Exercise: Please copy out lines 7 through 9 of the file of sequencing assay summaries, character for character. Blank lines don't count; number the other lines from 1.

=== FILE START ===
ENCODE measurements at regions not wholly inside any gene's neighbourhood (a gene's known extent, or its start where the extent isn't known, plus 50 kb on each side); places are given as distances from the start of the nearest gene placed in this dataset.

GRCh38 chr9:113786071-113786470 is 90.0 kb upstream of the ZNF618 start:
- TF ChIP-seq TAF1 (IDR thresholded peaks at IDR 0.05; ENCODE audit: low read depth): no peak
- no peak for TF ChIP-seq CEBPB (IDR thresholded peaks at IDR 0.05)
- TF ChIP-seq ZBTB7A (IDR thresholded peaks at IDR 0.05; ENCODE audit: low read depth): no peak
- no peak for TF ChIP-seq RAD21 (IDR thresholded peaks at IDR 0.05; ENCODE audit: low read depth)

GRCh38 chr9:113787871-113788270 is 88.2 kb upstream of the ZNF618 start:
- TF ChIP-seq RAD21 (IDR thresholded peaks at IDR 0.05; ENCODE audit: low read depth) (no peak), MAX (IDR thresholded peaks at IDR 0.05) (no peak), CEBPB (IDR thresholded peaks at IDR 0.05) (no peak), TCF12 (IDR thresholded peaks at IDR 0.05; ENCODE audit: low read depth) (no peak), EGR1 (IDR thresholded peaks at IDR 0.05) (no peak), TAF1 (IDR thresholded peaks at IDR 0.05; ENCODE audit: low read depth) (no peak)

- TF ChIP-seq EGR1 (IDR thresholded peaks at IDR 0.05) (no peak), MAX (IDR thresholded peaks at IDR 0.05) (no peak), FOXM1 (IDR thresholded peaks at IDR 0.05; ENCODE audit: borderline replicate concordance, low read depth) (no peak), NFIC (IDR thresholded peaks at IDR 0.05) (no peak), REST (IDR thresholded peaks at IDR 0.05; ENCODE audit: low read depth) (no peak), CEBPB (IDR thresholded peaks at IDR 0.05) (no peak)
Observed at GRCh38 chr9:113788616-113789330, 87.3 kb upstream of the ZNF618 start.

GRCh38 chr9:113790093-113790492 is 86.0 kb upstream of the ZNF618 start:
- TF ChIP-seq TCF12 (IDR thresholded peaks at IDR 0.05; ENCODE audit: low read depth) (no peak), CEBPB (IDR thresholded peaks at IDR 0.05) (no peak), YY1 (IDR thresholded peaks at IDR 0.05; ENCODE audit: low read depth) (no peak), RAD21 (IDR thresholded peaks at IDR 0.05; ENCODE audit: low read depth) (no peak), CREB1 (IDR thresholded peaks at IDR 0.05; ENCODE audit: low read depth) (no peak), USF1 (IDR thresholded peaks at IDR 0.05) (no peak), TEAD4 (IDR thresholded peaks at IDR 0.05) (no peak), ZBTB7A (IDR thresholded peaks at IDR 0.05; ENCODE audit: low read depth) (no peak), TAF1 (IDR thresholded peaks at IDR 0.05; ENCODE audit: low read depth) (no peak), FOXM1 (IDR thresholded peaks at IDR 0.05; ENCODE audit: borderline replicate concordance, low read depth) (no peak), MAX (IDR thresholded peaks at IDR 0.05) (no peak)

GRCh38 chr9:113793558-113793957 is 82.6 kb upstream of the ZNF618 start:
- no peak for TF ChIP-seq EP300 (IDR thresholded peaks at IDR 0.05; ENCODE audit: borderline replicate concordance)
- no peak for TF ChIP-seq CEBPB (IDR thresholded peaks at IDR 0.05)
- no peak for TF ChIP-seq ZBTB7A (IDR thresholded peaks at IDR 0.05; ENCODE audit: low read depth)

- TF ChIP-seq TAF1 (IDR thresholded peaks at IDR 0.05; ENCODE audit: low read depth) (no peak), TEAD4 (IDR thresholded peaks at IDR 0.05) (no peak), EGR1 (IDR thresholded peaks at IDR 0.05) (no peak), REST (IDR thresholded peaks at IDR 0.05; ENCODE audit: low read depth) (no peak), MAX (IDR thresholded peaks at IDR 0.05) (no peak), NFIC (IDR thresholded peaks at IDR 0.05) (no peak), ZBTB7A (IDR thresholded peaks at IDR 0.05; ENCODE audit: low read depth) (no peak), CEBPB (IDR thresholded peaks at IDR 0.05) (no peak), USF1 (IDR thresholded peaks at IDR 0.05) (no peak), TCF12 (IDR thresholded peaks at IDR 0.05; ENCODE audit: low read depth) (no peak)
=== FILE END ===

GRCh38 chr9:113787871-113788270 is 88.2 kb upstream of the ZNF618 start:
- TF ChIP-seq RAD21 (IDR thresholded peaks at IDR 0.05; ENCODE audit: low read depth) (no peak), MAX (IDR thresholded peaks at IDR 0.05) (no peak), CEBPB (IDR thresholded peaks at IDR 0.05) (no peak), TCF12 (IDR thresholded peaks at IDR 0.05; ENCODE audit: low read depth) (no peak), EGR1 (IDR thresholded peaks at IDR 0.05) (no peak), TAF1 (IDR thresholded peaks at IDR 0.05; ENCODE audit: low read depth) (no peak)

- TF ChIP-seq EGR1 (IDR thresholded peaks at IDR 0.05) (no peak), MAX (IDR thresholded peaks at IDR 0.05) (no peak), FOXM1 (IDR thresholded peaks at IDR 0.05; ENCODE audit: borderline replicate concordance, low read depth) (no peak), NFIC (IDR thresholded peaks at IDR 0.05) (no peak), REST (IDR thresholded peaks at IDR 0.05; ENCODE audit: low read depth) (no peak), CEBPB (IDR thresholded peaks at IDR 0.05) (no peak)